Starting to Invest Later Can Still Result in a Comfortable Retirement

I’ve written a lot about investing and how combining an early start and compound high interest can really make you wealthy.

But for many, just graduating from post-secondary education and just starting a career at a moderate salary, big savings is not really an option.  Especially when you combine housing costs, debt payments, vehicle payments.

While expenses never really go away, they shift depending on your stage of life.  In your 20’s, as previously mentioned, you are just getting on your feet.  In your 30’s, you may be looking at a mortgage, marriage, and perhaps children.   Nowadays, many people in their 40’s are raising young children, but it’s also a time when their career starts to grow. In your 50’s, debt winds down, kids are a bit older, and you’re likely hitting peak career salary.  Then your 60’s is when you start to wind down for traditional retirement.

Not everyone will follow that template, but it’s a pretty common story.   We veered a little from the common path and had a focus on building wealth at an early age.

But nowadays, most people are really only starting to save and think about retirement in their 40’s and 50’s – and that’s ok!  We all have different goals, and if planning to retire at age 65 and you’re a bit late getting started, you are better off than you think.

Why There’s Time to Catch Up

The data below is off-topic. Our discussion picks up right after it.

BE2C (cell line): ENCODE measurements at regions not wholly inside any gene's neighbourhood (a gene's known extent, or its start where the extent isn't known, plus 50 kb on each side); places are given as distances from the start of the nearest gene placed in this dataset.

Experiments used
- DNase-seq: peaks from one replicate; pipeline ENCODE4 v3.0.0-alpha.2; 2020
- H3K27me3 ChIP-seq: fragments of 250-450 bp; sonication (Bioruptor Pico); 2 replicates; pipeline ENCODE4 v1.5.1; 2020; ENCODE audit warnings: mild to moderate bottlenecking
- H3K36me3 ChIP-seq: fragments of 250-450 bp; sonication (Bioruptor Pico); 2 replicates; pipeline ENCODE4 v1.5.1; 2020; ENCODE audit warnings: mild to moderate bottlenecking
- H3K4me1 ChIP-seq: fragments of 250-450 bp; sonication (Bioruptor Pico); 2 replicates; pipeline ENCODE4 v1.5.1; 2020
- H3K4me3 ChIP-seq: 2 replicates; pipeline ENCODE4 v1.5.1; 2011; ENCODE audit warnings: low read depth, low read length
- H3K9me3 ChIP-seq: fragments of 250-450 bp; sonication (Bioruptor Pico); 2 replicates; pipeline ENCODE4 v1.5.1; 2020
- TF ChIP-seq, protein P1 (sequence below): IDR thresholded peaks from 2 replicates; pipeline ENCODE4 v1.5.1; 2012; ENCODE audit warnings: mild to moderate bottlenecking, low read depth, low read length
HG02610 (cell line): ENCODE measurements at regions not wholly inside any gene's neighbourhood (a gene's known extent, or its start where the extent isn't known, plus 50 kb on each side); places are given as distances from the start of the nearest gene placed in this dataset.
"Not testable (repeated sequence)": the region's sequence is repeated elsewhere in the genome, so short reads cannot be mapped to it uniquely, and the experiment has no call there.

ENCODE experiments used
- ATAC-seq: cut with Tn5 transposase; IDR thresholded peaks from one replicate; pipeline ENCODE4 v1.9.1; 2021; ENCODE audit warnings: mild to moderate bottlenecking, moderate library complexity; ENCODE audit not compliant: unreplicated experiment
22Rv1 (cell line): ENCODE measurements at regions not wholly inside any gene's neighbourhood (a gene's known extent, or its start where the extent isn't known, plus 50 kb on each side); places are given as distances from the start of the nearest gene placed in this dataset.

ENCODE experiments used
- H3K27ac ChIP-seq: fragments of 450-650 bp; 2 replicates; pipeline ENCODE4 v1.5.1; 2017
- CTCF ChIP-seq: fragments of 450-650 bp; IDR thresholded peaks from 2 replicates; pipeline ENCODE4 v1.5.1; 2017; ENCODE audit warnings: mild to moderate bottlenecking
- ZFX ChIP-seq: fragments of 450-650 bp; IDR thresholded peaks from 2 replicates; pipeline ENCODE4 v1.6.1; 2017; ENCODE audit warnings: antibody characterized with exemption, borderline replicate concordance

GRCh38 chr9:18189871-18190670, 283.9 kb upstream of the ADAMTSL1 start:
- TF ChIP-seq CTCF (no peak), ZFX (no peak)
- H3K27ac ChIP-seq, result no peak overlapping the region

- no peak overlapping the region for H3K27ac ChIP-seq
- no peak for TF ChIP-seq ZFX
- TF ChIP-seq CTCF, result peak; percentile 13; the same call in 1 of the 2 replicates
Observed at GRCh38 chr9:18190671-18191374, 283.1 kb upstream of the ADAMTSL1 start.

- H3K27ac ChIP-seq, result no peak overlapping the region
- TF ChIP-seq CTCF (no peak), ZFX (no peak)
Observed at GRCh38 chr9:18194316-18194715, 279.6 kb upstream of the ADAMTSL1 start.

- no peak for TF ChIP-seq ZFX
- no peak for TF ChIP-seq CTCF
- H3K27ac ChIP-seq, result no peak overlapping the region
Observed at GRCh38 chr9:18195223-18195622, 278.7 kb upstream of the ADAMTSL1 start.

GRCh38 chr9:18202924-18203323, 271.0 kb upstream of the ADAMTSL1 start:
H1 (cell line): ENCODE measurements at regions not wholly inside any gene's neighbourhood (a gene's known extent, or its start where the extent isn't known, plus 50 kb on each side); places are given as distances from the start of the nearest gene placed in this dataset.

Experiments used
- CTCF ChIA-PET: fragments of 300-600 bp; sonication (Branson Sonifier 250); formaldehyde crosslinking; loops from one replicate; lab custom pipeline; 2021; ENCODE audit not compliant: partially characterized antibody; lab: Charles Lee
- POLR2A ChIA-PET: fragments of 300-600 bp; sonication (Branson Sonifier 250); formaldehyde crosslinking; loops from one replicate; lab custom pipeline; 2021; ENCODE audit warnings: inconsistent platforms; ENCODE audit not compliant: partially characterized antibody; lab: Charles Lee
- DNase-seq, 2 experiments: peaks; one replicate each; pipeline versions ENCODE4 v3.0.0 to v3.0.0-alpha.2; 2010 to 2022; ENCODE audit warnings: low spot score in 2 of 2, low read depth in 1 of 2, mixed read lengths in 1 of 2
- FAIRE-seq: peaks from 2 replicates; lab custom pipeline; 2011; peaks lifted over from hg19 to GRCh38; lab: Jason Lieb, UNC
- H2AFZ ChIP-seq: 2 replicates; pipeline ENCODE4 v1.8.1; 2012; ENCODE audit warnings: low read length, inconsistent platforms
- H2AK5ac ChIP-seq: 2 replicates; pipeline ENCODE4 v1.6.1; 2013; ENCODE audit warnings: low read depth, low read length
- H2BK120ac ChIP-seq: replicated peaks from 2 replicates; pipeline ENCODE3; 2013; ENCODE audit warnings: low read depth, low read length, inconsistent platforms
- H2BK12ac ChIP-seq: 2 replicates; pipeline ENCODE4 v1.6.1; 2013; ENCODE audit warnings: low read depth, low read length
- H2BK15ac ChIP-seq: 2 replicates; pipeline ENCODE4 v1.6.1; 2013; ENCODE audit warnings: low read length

Choosing a regular retirement in the 60-65 age range puts much less strain on your personal finances.  Why? Because of government senior programs.  The average senior benefits payout for a couple (age 65) that has lived and worked in Canada all of their lives is about $30,000.  That’s $30,000 before dipping into any of your investment accounts like your RRSP, TFSA etc.

If you spend your money efficiently and your family expenses are in the $50k range (after removing debt), that would leave you with a $20k income gap.  This could be made up with income sources such as a defined benefit pension, building your own pension with an annuity (approx $330k for a $20k/year benefit), part-time work, and your investment accounts.

If depending only on your investment accounts, you would require approximately $500k to generate $20k/year for 30 years based on the 4% rule.

Starting at 40

Let’s start off with an example!  Say a couple in their 40’s who has focused on paying down the debt and now ready to get serious about investing.


  • 40 years old
  • 25 years left until retirement
  • 4 % return (after inflation)
  • 40% marginal tax rate
  • Able to save $500/month or $6,000/year, increasing with inflation annually
  • All RRSP contributions reinvested


As a side note, it’s important to reinvest your RRSP tax refunds to take full advantage of RRSP compound growth.

  • RRSP value after 25 years without reinvesting the RRSP tax refunds: $319,872
  • RRSP value after 25 years reinvesting the RRSP tax refunds: $501,394

As previously mentioned, $500k based on the 4% rule can generate around $20k/year from ages 65-95.  Assuming that debt is paid off, add that to CPP and OAS, and you’ll have a comfortable retirement.

Starting at age 50

In your 50’s, your career is taking off resulting in increased income.  If you lived in a modest house that you purchased in your mid-late 20’s, the mortgage may even be paid off.  With the extra cash flow, you can afford to invest $1,000/month or $12,000/year.


  • 50 years old
  • 15 years left until retirement
  • 4 % return (after inflation)
  • 40% marginal tax rate
  • Able to save $1,000/month or $12,000/year, increasing with inflation annually (assume 2%)
  • All RRSP contributions reinvested


  • RRSP value after 15 years reinvesting the RRSP tax refunds: $434,810

If the 50-year-old investor can boost his/her savings by a couple of thousand to $14,000/year, that would boost their nest egg up to $500k by age 65.  Again, when combined with government benefits should provide for a comfortable retirement.

Final Thoughts